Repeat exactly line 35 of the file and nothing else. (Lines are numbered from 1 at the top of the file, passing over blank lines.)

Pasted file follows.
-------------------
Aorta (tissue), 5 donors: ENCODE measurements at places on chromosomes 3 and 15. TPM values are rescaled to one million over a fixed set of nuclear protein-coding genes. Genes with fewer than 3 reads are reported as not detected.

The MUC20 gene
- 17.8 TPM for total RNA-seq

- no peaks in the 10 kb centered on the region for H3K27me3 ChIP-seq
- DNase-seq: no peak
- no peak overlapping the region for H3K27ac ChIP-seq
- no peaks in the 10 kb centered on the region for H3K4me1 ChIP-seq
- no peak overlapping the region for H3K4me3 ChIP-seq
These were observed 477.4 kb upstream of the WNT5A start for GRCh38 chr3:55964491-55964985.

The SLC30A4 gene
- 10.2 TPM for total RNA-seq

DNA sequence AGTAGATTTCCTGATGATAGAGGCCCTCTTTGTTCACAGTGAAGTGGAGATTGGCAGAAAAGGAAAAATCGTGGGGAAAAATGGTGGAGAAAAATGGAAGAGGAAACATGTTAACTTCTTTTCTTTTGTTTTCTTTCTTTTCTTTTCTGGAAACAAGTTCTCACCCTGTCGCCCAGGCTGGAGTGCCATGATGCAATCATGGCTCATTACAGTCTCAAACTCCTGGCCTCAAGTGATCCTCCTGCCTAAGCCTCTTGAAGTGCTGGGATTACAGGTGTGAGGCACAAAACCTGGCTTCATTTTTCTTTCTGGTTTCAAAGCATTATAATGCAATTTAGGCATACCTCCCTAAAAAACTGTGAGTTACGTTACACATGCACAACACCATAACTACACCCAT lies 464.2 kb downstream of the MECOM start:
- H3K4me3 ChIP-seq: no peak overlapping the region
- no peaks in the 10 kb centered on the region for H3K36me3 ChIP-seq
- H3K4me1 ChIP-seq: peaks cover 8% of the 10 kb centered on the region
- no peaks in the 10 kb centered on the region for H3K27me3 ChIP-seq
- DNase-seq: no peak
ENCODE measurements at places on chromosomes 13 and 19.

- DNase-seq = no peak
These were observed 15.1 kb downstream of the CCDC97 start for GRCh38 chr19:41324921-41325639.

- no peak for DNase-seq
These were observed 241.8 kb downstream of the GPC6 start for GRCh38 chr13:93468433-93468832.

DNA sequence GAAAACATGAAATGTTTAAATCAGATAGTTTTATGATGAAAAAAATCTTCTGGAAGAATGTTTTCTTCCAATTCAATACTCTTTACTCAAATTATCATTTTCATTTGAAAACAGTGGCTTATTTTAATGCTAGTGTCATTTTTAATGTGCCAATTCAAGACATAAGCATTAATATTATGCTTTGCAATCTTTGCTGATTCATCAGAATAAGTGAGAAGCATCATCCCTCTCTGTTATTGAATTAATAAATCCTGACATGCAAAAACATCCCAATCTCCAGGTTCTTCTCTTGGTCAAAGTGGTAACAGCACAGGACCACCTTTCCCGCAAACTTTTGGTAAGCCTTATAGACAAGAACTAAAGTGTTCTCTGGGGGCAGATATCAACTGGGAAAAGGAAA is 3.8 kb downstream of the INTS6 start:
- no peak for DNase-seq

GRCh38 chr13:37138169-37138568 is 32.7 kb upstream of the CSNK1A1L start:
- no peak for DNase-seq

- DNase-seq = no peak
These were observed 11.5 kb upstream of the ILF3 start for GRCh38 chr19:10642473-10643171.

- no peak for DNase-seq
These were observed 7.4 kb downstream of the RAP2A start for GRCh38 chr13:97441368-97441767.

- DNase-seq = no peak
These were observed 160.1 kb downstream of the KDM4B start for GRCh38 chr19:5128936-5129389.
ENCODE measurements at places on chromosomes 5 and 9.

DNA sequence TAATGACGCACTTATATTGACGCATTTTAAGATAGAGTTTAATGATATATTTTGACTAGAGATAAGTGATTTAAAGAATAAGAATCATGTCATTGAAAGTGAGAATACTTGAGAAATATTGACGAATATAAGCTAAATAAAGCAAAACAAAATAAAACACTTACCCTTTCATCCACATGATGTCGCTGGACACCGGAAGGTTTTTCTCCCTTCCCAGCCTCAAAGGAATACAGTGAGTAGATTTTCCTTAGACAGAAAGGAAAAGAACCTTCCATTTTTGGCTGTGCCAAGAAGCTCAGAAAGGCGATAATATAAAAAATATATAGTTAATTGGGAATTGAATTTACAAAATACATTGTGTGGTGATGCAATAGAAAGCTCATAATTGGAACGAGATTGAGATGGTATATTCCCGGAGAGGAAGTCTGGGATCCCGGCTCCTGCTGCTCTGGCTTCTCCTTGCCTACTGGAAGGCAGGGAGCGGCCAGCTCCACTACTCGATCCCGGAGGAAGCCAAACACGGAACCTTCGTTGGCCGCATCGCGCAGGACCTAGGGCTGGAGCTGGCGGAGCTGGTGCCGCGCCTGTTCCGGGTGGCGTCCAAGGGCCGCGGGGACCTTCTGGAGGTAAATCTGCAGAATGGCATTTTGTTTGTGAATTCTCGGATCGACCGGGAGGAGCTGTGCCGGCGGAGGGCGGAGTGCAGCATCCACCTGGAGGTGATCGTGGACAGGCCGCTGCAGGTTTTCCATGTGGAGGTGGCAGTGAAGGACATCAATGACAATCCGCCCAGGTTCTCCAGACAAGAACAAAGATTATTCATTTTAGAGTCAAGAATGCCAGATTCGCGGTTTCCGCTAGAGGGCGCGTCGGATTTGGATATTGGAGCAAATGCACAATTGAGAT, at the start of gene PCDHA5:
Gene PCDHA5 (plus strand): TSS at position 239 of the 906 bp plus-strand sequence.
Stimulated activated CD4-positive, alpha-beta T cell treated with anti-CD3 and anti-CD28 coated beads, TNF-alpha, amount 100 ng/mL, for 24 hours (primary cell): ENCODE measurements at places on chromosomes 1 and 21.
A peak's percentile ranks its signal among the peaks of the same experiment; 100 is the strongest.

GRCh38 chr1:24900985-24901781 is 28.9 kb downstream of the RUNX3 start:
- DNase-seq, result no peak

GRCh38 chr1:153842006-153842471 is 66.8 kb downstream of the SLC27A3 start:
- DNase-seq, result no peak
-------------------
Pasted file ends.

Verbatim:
Gene PCDHA5 (plus strand): TSS at position 239 of the 906 bp plus-strand sequence.